If factory farm workers argued for certain changes to make them safer, we’d listen to them.  Why don’t we do the same when sex workers tell us what would make them safer?  What is our agenda there?  I simply cannot see how ignoring their calls for safer practice is defending the woman underneath (to use Leckie’s terms!).

—————

Here’s the opening conversation again, with the words replaced:

AYESHA – I’m a sex worker. What I do can sometimes be quite dangerous, but if the law could be changed by doing X, Y, Z, then I and other sex workers would be safer.
BEN – I know someone who was a sex worker, and he hated it. We shouldn’t change X, Y, Z in the law to make it safer to be a sex worker, we should help people to get out of having to do sex work.
CHLOE – Also, lots of sex workers are trafficked, so if we make their work safer by changing laws X, Y, Z, lots more people will be trafficked.
AYESHA – But actually, I just want to be safer when I go to my work, and doing X, Y, Z would do that…
DONALD – Well, sex work is morally wrong. If we change laws X, Y, Z we would be encouraging something that is morally wrong!  We can’t possibly do it!
ESTHER – And I know someone who was injured doing sex work.  It’s such dangerous work, and we should focus on closing sex work down as soon as possible – changing laws X, Y, Z isn’t going to help closing it down, is it?  It might even do the opposite!
AYESHA – But changing the laws X, Y, Z will make my work safer. It’s not just me saying that – lots of sex workers say the same thing.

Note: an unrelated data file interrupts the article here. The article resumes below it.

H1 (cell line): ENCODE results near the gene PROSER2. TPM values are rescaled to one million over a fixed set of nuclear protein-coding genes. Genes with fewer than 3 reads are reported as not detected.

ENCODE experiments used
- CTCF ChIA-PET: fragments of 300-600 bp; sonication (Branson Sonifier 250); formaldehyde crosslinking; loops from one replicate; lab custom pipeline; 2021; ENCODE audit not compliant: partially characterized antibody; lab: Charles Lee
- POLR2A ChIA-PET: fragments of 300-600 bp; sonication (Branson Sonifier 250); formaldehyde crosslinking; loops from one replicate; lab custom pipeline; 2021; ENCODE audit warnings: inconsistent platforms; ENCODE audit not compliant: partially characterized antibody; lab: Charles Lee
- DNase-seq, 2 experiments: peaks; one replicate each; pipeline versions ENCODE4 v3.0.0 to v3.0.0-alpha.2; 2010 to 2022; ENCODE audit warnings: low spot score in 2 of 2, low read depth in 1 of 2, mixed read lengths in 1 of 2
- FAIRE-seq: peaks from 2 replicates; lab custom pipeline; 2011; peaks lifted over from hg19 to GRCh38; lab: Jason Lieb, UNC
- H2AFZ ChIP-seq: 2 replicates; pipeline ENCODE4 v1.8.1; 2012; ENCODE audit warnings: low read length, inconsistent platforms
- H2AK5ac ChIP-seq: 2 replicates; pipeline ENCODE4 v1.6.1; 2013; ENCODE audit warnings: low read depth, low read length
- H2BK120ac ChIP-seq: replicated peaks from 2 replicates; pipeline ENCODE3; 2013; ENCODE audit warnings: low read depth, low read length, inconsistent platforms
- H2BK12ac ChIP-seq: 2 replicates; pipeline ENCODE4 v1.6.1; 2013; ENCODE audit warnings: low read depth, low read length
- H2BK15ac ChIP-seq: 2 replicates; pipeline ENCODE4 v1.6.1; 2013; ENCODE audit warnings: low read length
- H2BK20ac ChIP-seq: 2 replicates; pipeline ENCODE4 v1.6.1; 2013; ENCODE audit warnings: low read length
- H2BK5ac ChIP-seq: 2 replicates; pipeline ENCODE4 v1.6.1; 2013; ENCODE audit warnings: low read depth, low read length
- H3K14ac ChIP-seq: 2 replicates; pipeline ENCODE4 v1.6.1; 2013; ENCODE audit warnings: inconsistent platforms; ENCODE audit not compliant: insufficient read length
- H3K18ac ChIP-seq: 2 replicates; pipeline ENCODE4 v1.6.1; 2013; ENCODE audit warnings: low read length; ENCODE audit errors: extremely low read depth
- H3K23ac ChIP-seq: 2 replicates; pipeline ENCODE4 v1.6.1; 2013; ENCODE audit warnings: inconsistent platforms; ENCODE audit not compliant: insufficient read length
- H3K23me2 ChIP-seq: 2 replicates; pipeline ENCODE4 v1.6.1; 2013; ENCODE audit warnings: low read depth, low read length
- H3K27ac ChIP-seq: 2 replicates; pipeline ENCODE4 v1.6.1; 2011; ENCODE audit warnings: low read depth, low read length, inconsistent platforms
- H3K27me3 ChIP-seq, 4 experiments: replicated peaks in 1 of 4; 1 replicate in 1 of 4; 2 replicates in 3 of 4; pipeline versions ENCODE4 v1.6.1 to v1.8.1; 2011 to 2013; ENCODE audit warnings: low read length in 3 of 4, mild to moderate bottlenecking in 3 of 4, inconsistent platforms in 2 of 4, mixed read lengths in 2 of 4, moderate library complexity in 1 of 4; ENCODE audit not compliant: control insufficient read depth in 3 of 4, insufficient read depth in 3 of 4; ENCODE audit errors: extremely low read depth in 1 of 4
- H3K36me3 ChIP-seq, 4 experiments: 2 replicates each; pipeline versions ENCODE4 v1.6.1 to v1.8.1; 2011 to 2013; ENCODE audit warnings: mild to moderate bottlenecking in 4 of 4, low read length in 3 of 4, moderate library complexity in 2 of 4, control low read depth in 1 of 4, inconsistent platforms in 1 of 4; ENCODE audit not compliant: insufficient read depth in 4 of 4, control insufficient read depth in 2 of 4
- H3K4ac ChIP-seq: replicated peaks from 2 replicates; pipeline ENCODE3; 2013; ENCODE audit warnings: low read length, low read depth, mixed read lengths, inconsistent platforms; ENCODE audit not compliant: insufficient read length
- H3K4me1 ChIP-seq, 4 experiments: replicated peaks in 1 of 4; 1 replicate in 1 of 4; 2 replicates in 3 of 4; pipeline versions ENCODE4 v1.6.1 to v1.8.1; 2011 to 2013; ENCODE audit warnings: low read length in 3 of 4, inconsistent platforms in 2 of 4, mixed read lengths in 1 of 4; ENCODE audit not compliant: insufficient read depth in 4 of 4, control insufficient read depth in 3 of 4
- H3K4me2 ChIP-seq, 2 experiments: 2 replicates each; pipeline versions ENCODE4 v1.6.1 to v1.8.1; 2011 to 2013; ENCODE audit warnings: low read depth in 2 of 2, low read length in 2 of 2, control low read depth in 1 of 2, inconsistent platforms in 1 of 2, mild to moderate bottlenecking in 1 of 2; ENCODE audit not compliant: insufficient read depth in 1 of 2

FUAD – I don’t know about that, but I’ve worked with people who were injured in other contexts, and changing laws X, Y, Z wouldn’t have helped them, I’m sure of it.
GEMMA – Just because sex workers say changing X, Y, Z will make them safer doesn’t make it so. I know several ex-sex workers and none of them were happy doing that work.
AYESHA – But for all sorts of reasons I don’t want to change my work just now. Why can’t I just be safer when I go back to my work tomorrow by changing laws X, Y, Z?
EVERYONE ELSE – Hey, Ayesha, for lots of reasons we don’t want to make the changes you say would your work safer, but come with us and we’ll help you get out of that work, ok?
AYESHA – Why is it that Amnesty International, Human Rights Watch, Open Society Foundations and Anti-Slavery International and other important rights groups will listen to me, but none of you will?

Advertisements

6 thoughts on “Ideals and realities in arguing about safety and sex work

  1. Good article, although a little wordy. You didn’t need to reproduce the conversation unless you are targeting a low-IQ readership, which you possibly are. I agree whoring should be legalised and regulated for the good of all involved. Amnesty would be better off sticking to campaigning for prisoners of conscience rather than becoming yet another tiresome culturalist Marxism pressure group.

    Like

    • The use of the terms “whoring”, “culturalist Marxism pressure group” (whatever that means!) and the general patronising tone of the comment shows that the conversation needed to be published- perhaps you need to read it again and carefully? Calling sex work as “whoring” and talking about the “good of all involved” is rather ironic, clearly lost here!

      Like